Father Joe Kelly recently gave me a small paperback book. Joe is a New York archdiocesan priest who is now assigned as a spiritual director in the residence for seminarians in Douglaston. More than 35 years ago when Joe was a seminarian, he took some of my philosophy courses. When Joe gave me the gift I was grateful, though looking at its cover, I immediately thought this would never be a book that I would choose for myself. The book was “Dion the Wanderer Talks Truth (stories, humor & truth)” (Cincinnati, Ohio: St. Anthony’s Messenger Press, 2011). The book was written by Dion DiMucci and Mike Aquilina. Though I knew Dion was a singer, I did not remember ever hearing him sing and I had absolutely no idea about his life. Though I am swamped by the amount of reading that I have to do for my philosophy courses at St. John’s University, I decided to read at least some of the book because it was a gift from Joe.
What a great surprise the book turned out to be. Once I started reading I could hardly put it down. Dion captured my attention and interest early in his story and I became more interested the more I read. In his introduction, Dion writes the following:
“The chapters are about a lot of things. They’re about being a singer, songwriter, and performer. They’re about growing up a sports fan in New York City in a certain time. They’re about being a husband, a dad, and a grandfather. They’re about being Italian-American and loving my heritage. They’re about having addictions and dealing with them. They’re about having very few virtues and lot of attitude — and not dealing so well with the latter!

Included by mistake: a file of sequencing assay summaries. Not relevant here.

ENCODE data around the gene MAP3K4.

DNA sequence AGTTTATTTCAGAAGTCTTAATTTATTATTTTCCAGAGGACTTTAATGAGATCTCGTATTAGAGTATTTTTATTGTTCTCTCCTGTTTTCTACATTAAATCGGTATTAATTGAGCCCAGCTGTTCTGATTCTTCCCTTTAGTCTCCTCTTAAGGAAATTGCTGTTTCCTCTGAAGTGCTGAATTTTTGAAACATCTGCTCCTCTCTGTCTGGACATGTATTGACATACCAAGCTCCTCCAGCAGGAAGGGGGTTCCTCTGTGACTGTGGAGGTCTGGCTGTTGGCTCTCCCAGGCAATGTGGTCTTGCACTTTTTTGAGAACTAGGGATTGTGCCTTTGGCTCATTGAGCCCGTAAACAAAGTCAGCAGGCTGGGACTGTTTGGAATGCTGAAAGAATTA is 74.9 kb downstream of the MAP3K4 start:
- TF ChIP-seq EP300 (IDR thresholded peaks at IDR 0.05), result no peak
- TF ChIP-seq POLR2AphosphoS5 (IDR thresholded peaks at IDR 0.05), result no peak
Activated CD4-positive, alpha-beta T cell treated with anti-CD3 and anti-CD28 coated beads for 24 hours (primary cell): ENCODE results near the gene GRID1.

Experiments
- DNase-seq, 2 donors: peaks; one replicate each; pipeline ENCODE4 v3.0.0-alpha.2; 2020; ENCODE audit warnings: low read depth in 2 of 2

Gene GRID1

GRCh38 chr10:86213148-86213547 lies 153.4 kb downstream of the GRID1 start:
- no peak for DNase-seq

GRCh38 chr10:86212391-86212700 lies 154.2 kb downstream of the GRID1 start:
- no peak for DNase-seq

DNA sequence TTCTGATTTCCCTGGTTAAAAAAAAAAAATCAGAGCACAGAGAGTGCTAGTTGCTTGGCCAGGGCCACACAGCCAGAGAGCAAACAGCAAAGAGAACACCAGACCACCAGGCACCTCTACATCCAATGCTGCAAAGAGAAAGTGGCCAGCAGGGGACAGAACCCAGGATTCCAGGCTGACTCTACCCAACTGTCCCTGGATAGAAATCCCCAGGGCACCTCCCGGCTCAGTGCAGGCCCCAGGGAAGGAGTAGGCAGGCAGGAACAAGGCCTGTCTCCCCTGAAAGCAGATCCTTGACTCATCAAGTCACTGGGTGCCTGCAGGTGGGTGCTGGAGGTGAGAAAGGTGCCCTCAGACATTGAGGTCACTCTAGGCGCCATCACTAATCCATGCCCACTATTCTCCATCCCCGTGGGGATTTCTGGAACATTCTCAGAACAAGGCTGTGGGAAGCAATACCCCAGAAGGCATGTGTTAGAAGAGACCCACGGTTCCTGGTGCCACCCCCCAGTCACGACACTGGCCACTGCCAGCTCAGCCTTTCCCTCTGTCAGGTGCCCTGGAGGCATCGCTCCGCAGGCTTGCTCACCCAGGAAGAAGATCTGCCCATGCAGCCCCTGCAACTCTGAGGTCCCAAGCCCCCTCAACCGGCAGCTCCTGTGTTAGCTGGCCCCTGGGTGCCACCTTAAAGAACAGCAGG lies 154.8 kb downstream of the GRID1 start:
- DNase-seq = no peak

They’re about a lot of things, but they’re really about one thing. They’re about Jesus Christ. In this respect at least, I’m like St. Paul: ‘For to me to live is Christ’ (Philippians 1:21), so Jesus kind of figures in everything, from the music to the Yankees to the pasta.”
There is one section in Dion’s book that especially interested me as a philosopher. Dion was attending a dinner at which many Italian-American celebrities were present. One artist gave a talk in which he warned members of the audience to be wary of anyone who tells them that he or she has the truth. The speaker encouraged his listeners to flee such a person because there is no objective truth and anyone who says that there is truth is a fanatic. Dion correctly perceived that the speaker was contradicting himself. If there is no truth, then what the speaker was saying was not true. If the speaker thought that what he was saying was true, then he was contradicting himself in saying there is no truth. Of course for a person to think that he or she knows that there is no truth is the worst example of dogmatism and of relativism.
I was delighted that Dion picked up the contradiction. Among students in my philosophy classes at St. John’s University I run into relativism. My experience leads me to suspect that most college freshmen in our country are relativists. The good news is that if I can spend some time with students and help them to reflect on the nature of truth, their relativistic views seem to dissolve.
What is most inspiring in Dion’s story is his conversion which eventually leads him back to his Catholic faith. With impressive honesty, Dion reveals his personal problems and also the problems of many who were close to him either through family or in the world of rock music. All conversions are mysterious and perhaps not even the person who experiences one can clearly articulate what happened.
I recall on one occasion, after I had given a lecture, a woman, who was not Catholic, came up to me and asked why I had become a priest. I tried to explain that there was no way that I could clearly explain my vocation because it involved at least three mysteries: the mystery of God, the mystery of me and the mystery of my relationship with God. For me to explain clearly why I became a priest, I would have to understand completely those mysteries. The woman soon lost interest in my attempted response to her question. I don’t think readers will lose interest in Dion’s story.